Abstract: This paper provides a sensitivity analysis of the relative performance of inflation targeting, price level targeting, and hybrid targeting, the combination of these two. A simple, three-period, steady state to steady state economy is presented, where monetary policy is facing various sets of forward and backward looking expectations, social preferences on inflation and output gap stabilization, and degrees of cost push shock persistence. we derive optimal policy mix under the whole spectrum of these economic conditions, reporting also the criteria of the replicability of the theoretically optimal solution. The main intention of the examination is to reveal the nature of each interrelation between economic and policy parameters. The results show that (i) the relative strength of regimes depends heavily on the preconditions, and that (ii) the relationships of parameters related to the performance are non-linear and occasionally non-monotonic as well. our model specification is somewhat restrictive, however, contrary to the related literature, the examination, even in the intermediate cases, can be conducted analytically.
    Keywords: hybrid inflation-price level targeting, hybrid new keynesian Phillips curve, cost push shock persistence
    JEL: E50 E52 E58
    Date: 2010
  6. By: Dick, Christian D.; Schmeling, Maik; Schrimpf, Andreas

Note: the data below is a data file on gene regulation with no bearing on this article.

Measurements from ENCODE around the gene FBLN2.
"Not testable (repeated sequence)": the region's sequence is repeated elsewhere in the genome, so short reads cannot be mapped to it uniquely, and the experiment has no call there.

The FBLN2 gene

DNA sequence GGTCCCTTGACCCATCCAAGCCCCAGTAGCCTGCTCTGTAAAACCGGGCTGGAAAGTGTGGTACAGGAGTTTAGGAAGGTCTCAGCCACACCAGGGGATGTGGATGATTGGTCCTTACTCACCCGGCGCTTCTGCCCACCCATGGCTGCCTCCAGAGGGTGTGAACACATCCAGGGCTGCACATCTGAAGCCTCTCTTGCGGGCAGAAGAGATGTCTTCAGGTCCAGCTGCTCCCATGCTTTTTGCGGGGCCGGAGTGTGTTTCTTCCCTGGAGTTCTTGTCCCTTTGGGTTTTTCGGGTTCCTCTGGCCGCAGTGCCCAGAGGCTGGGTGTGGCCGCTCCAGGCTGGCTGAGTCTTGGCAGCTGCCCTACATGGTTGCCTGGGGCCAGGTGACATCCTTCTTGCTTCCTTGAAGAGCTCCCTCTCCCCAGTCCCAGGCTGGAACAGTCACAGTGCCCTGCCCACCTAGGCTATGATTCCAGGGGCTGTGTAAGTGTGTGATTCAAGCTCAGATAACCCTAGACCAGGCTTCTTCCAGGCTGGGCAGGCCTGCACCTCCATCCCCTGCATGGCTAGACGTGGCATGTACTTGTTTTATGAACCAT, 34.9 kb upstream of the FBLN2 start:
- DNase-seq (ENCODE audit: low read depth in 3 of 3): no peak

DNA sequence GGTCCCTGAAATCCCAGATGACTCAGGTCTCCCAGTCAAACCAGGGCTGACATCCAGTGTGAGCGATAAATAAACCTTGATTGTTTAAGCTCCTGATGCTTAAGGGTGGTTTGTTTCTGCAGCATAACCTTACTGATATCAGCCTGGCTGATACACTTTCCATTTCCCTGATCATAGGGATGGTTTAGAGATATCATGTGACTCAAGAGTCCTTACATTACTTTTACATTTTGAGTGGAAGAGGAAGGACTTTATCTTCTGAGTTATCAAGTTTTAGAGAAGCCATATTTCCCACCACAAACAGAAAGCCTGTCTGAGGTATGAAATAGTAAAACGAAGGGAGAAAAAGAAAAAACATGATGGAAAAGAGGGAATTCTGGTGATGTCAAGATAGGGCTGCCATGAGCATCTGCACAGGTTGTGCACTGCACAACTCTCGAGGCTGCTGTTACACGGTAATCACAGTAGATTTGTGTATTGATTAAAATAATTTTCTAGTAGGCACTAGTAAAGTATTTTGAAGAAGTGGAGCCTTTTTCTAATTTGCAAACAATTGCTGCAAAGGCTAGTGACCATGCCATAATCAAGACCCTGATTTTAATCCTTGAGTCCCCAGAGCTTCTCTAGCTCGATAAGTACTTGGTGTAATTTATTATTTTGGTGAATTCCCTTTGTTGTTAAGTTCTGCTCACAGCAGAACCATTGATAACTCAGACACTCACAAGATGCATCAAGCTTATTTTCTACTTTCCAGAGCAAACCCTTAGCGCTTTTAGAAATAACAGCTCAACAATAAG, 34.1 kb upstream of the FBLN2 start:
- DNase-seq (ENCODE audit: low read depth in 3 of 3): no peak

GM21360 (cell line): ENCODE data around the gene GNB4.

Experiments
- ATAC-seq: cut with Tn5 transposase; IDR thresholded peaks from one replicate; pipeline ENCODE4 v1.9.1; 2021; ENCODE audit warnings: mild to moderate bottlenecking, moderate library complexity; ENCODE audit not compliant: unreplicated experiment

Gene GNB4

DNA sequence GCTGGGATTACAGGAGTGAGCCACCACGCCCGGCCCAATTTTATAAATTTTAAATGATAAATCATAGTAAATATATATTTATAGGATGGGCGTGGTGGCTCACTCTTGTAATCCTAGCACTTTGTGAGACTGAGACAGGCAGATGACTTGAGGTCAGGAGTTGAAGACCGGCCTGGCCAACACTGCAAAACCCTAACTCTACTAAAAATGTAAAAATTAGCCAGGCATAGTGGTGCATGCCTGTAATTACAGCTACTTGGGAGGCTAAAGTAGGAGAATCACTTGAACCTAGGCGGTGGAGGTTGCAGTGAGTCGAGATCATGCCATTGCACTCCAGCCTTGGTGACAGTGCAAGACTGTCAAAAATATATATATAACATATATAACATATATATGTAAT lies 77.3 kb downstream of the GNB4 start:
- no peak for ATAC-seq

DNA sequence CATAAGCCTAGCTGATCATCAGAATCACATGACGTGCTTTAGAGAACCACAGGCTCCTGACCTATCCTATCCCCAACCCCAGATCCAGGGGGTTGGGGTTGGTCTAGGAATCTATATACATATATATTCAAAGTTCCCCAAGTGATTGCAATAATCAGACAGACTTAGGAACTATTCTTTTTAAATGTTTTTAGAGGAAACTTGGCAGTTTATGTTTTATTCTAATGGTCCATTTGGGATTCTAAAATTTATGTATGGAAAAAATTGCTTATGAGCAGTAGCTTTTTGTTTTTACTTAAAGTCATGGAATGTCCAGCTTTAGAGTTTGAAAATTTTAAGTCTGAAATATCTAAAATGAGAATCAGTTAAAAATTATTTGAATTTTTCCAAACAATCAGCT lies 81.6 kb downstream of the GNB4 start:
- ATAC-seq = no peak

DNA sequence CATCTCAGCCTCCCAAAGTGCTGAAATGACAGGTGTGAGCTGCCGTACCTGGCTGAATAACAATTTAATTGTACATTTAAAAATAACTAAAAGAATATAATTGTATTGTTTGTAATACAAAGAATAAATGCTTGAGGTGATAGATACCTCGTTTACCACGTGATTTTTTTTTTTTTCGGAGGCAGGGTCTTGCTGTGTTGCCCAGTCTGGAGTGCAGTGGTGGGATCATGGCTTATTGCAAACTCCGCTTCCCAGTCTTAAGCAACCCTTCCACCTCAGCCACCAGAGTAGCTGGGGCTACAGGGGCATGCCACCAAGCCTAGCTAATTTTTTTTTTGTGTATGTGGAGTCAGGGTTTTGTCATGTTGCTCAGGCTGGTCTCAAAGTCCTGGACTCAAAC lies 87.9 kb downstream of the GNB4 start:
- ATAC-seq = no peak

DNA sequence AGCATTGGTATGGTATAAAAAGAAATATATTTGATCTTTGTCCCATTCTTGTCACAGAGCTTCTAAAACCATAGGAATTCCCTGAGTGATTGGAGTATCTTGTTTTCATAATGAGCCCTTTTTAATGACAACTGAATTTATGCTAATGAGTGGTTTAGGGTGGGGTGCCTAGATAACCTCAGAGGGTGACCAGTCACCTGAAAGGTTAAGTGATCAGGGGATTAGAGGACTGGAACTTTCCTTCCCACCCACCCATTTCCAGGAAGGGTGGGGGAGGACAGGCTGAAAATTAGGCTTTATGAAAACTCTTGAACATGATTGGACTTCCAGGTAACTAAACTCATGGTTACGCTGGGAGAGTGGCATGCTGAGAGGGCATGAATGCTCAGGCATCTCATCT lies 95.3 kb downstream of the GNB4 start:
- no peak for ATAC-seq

Abstract: Based on individual expectations from the Survey of Professional Forecasters, we construct a real-time proxy for expected term premium changes on long-term bonds. We empirically investigate the relation of these bond term premium expectations with expectations about key macroeconomic variables as well as aggregate macroeconomic uncertainty at the level of individual forecasters. We find that expected term premia are (i) time-varying and reasonably persistent, (ii) strongly related to expectations about future output growth, and (iii) positively affected by uncertainty about future output growth and inflation rates. Expectations about real macroeconomic variables seem to matter more than expectations about nominal factors. Additional findings on term structure factors suggest that the level and slope factor capture information related to uncertainty about real and nominal macroeconomic prospects, and that curvature is related to subjective term premium expectations themselves. Finally, an aggregate measure of forecasters' term premium expectations has predictive power for bond excess returns over horizons of up to one year. --
    JEL: E43 E44 G12
    Date: 2010
  7. By: Ulrich Frische (University of Hamburg); Ingrid Größl (University of Hamburg)
    Abstract: New Keynesian DSGE models propose a dynamic and expectational version of the old IS-LM paradigm. Acknowledging that the Taylor rule as a substitute for the LM-curve has its merits we show that standard DSGE models do not model how the central bank achieves its targets. In filling this gap we make evident that models neglecting a store-of-value function of money but still assuming a Taylor rule are inconsistent. Our major point concerns the-so called new Keynesian IS-curve. We prove that DSGE models which typically rest on the assumption of representative agents are unable to derive the IS-curve. This implies that these models lack the capability to analyse the role of savings as a a gap in aggregate demand. By assuming overlapping generations we make evident how this shortcoming can be avoided. We also show how OLG models add a richer dynamics to the standard DSGE approach.